This poster in the streets of Vienna featured Turkish primeminiter as the "New Voice of Europe"

Network Europe

Dorian Jones

Brussels bristles with criticism of Turkey

Turkish primeminister featured as a "new voice of Europe"Turkey's chances of joining the exclusive EU club took another downturn this week. The issue of whether Turkey joins the EU has become one of the most divisive issues in european political life. The question many want answered is if it were to become a member, would Turkey become more European or would, as some western Europeans fear, Europe become less secular? The European commission released a much anticpated report on Turkey's accession progress on Wednesday and it didn't make for cosey bed-time reading for Ankara. Turkey was attacked on its human rights, religious freedoms and its attitude towards the divided island of Cyprus. There wasn't a call for a suspension of talks but the report's bound to fuel speculation that Turkey's whole bid is going off the rails. >>>

Romania waiting for the windfall

Flags of Romania and EU vaving together on the streets of BudapestThere's been much talk about what EU integration will bring to Romania. Money of course is one thing. There'll be more funds than Romania can probably absorb. Then there's a the huge number of regulations and standards that must be complied with. That's what the average Romanian knows about the European Union. What fewer Romanians ask themselves is what Romania will bring to the EU. >>>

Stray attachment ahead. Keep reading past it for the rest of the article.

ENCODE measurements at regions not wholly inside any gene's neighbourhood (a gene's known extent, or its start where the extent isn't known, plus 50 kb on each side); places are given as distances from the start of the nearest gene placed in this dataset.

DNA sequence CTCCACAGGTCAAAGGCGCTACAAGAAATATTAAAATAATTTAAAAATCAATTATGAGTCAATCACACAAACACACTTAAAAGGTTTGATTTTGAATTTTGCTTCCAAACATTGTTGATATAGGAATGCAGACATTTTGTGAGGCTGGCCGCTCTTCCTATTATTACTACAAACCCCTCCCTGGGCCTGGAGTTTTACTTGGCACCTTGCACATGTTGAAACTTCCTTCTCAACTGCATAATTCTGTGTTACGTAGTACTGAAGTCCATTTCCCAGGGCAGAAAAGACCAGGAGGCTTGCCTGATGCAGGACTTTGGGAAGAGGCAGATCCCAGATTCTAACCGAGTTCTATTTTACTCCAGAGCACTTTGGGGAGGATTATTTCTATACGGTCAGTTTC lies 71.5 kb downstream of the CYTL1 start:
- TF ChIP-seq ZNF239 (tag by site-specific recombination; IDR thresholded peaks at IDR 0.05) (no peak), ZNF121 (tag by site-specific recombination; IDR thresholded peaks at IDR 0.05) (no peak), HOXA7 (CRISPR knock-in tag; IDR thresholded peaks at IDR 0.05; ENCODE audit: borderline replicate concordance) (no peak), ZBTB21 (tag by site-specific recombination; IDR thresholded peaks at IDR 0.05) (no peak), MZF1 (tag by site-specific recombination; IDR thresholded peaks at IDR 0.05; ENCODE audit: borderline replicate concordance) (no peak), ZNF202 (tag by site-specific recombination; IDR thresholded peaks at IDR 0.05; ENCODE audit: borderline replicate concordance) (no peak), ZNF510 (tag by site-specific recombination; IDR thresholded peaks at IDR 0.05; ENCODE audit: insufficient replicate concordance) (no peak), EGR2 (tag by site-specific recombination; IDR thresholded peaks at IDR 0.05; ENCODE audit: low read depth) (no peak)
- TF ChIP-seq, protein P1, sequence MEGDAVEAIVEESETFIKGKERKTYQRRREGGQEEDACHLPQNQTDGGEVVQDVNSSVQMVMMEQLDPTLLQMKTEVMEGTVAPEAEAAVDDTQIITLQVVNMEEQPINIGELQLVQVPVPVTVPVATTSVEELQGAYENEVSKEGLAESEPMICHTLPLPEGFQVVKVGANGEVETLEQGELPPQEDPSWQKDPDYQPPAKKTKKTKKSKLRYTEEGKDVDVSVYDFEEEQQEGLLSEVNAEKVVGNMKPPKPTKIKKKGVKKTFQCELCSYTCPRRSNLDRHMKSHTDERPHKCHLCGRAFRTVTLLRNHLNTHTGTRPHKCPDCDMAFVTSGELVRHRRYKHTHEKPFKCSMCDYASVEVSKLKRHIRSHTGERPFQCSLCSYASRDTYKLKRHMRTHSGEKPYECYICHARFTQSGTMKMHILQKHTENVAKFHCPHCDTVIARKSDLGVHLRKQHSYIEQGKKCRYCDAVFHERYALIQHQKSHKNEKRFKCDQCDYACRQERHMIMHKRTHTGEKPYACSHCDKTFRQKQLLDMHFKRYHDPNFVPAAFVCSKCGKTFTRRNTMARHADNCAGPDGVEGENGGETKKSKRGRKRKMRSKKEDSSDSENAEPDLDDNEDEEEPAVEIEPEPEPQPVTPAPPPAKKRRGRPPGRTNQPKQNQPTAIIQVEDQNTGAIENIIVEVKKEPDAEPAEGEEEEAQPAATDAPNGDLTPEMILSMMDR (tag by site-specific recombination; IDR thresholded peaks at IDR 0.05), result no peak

Europe delights in Turkish army?

As Turkey chews over what more it needs to do to win EU membership, the Turkish army's flexing its muscles in domestic politics. The chief of staff has warned prime minister Tayyip Erdogan that the secular state is facing a threat from fundamentalist Islam. The prime minister's in a difficult situation because conservative muslims form the backbone of his support. But the Turkish army, along with the middle class, fiercely defend the separation of state and religion - something many in the EU would applaud. >>>

Camping In France - a last resort

For somebody a mobile home can be the only option in winterThousands of people in France are resorting to living all-year round in camp sites. People on low incomes are on waiting lists for years before they're offered low cost public housing. But in recent years rents in the private sector have skyrocketed, and landlords are expecting a long list of guarantees from tenants before they'll hand over the keys. You might think living on a campsite is an extreme option but more than a hundred thousand people have taken it. RFI went to meet some of them. >>>

Overseas students in the UK

The London School of EconomicsA recent study revealed a massive increase in the number of overseas students enrolling at universities in the UK. In fact, the number has more than doubled since the mid 1990s. What's led to this huge rise, and what impact is it having on university education in the UK? Radio Prague's Ian Willoughby has been finding out. >>>

What's making the headlines in the European capital? And what's going on behind the scenes? Our EU insider looks back at the week's developments - click here for the latest edition of Brussels Briefing. Open Brussels Briefing
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